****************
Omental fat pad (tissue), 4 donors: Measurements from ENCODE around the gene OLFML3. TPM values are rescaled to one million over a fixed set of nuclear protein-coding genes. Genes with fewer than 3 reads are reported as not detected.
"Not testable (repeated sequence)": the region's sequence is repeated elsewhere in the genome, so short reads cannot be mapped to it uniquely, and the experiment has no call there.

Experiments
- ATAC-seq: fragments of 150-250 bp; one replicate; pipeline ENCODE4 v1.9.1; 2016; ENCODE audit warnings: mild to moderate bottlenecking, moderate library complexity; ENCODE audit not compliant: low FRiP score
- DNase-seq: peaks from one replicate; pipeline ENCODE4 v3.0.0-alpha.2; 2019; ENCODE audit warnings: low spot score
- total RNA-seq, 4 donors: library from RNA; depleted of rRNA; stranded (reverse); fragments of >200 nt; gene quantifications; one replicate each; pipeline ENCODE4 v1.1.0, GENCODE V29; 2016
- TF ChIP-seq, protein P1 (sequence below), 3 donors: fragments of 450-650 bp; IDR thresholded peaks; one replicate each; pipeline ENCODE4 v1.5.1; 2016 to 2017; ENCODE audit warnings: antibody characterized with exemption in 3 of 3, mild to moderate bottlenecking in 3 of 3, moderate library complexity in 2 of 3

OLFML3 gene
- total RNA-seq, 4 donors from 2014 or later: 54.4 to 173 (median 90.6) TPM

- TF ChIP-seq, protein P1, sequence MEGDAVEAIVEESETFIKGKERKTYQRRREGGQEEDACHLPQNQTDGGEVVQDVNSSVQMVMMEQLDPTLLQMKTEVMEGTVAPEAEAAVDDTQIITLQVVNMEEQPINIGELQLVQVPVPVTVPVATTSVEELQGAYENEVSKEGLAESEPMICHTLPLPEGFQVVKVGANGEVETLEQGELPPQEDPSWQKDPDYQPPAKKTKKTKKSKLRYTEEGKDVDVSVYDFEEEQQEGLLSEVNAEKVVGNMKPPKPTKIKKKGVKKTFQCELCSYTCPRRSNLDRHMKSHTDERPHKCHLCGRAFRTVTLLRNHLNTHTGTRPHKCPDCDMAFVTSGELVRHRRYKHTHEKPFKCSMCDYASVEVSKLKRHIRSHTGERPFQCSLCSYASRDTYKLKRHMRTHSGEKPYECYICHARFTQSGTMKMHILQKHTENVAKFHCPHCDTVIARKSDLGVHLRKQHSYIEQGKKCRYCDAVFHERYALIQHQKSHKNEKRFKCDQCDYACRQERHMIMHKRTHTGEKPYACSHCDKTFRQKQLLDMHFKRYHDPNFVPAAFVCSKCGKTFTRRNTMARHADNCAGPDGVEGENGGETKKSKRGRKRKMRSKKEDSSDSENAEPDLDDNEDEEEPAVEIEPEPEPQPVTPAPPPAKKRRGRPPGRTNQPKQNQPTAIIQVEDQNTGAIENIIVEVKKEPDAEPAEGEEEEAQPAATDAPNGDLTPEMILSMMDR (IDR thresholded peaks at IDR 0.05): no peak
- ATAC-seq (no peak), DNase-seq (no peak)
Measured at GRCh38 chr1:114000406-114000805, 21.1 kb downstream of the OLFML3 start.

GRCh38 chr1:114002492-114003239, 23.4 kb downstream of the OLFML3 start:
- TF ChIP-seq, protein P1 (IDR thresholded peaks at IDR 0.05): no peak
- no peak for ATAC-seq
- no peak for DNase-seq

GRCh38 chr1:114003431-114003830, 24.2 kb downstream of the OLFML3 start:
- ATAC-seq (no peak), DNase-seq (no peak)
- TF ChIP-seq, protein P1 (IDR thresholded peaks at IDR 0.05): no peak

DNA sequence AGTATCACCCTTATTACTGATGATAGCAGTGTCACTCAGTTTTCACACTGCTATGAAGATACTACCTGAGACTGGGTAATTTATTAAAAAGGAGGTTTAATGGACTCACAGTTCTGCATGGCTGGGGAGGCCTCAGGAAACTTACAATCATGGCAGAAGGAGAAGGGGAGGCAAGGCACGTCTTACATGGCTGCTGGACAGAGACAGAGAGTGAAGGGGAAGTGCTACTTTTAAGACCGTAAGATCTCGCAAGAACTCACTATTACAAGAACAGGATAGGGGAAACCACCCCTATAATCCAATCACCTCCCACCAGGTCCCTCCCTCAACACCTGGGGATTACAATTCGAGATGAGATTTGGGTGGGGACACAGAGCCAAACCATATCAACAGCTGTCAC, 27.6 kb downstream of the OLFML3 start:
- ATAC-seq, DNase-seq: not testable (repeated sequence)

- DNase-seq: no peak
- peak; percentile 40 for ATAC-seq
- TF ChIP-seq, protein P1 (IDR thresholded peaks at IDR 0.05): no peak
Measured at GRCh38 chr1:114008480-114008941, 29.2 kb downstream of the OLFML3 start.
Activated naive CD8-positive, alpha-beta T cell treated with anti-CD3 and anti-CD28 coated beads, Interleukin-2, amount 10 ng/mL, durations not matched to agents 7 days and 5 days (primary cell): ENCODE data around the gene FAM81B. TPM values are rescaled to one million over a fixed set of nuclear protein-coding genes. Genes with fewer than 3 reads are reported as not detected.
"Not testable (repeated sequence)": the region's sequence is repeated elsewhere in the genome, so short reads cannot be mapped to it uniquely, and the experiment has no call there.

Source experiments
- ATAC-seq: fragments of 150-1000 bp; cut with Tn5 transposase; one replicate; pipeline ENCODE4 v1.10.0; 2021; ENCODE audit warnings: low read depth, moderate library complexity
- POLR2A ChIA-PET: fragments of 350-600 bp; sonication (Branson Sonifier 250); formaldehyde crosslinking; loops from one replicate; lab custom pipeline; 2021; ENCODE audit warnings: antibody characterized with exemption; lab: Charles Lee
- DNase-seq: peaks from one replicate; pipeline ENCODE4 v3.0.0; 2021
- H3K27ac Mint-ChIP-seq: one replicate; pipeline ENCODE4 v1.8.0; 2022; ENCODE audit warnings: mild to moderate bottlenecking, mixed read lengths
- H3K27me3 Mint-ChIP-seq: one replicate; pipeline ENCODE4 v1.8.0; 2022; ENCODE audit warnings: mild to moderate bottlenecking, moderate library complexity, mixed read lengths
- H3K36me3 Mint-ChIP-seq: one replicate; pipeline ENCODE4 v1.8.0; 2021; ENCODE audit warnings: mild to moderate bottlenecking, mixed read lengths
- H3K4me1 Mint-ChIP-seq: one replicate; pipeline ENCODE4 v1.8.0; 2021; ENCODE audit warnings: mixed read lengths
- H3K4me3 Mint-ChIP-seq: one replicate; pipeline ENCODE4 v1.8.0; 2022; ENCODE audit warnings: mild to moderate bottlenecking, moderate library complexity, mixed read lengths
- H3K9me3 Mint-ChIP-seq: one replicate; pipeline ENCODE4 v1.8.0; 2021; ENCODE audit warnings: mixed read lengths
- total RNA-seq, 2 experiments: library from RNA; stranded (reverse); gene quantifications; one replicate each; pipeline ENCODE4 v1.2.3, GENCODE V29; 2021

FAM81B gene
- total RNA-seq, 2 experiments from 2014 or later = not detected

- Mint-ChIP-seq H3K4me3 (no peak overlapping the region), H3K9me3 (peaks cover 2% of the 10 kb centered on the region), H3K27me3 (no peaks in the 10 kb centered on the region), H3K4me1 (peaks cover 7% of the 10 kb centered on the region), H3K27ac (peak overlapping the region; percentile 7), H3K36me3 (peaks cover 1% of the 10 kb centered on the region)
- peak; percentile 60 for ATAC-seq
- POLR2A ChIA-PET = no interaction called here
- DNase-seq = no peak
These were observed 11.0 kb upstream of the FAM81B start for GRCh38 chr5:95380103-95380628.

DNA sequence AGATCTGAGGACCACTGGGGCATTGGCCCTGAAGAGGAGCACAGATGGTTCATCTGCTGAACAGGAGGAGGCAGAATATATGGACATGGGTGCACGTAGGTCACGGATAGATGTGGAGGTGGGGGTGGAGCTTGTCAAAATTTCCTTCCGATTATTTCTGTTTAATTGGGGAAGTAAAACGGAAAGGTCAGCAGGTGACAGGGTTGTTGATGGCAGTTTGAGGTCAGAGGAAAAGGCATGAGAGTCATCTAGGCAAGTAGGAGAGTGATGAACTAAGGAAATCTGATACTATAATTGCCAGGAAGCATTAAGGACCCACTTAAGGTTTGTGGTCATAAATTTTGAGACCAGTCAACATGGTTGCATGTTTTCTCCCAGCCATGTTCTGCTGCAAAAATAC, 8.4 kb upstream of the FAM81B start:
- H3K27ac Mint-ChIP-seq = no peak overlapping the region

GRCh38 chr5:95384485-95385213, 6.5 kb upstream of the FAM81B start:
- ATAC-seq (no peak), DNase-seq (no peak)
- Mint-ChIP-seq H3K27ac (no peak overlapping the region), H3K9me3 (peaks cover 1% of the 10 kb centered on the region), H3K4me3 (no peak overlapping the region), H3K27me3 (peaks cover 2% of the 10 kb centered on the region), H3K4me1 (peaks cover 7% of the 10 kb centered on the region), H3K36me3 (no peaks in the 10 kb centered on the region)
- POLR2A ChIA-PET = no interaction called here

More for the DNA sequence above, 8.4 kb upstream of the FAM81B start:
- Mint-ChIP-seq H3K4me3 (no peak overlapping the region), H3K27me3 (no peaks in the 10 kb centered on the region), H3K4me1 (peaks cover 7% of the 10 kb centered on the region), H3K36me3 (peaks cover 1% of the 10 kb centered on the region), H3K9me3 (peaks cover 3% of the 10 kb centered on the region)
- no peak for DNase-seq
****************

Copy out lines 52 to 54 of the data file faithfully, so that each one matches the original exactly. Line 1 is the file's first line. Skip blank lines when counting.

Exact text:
More for the DNA sequence above, 8.4 kb upstream of the FAM81B start:
- Mint-ChIP-seq H3K4me3 (no peak overlapping the region), H3K27me3 (no peaks in the 10 kb centered on the region), H3K4me1 (peaks cover 7% of the 10 kb centered on the region), H3K36me3 (peaks cover 1% of the 10 kb centered on the region), H3K9me3 (peaks cover 3% of the 10 kb centered on the region)
- no peak for DNase-seq